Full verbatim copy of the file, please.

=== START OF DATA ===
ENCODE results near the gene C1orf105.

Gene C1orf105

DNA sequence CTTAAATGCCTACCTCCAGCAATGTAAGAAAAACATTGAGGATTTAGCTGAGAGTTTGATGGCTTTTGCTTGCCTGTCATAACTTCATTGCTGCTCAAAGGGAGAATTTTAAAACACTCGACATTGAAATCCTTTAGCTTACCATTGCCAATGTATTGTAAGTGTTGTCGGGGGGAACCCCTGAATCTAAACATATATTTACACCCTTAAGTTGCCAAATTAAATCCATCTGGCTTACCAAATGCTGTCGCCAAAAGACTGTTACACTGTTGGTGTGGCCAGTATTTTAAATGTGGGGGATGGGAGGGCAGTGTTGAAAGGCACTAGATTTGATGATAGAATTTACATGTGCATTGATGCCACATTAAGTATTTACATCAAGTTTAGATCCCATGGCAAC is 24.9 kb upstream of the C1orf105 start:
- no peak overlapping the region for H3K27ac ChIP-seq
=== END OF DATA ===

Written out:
ENCODE results near the gene C1orf105.

Gene C1orf105

DNA sequence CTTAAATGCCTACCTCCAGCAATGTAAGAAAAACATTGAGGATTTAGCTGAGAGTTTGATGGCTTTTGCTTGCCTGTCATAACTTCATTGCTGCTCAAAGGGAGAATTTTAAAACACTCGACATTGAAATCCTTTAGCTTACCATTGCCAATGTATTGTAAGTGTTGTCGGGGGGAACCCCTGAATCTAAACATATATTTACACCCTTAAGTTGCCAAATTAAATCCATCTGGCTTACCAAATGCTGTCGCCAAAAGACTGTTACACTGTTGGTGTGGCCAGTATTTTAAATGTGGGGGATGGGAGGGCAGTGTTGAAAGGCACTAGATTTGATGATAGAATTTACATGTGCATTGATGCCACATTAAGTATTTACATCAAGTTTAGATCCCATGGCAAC is 24.9 kb upstream of the C1orf105 start:
- no peak overlapping the region for H3K27ac ChIP-seq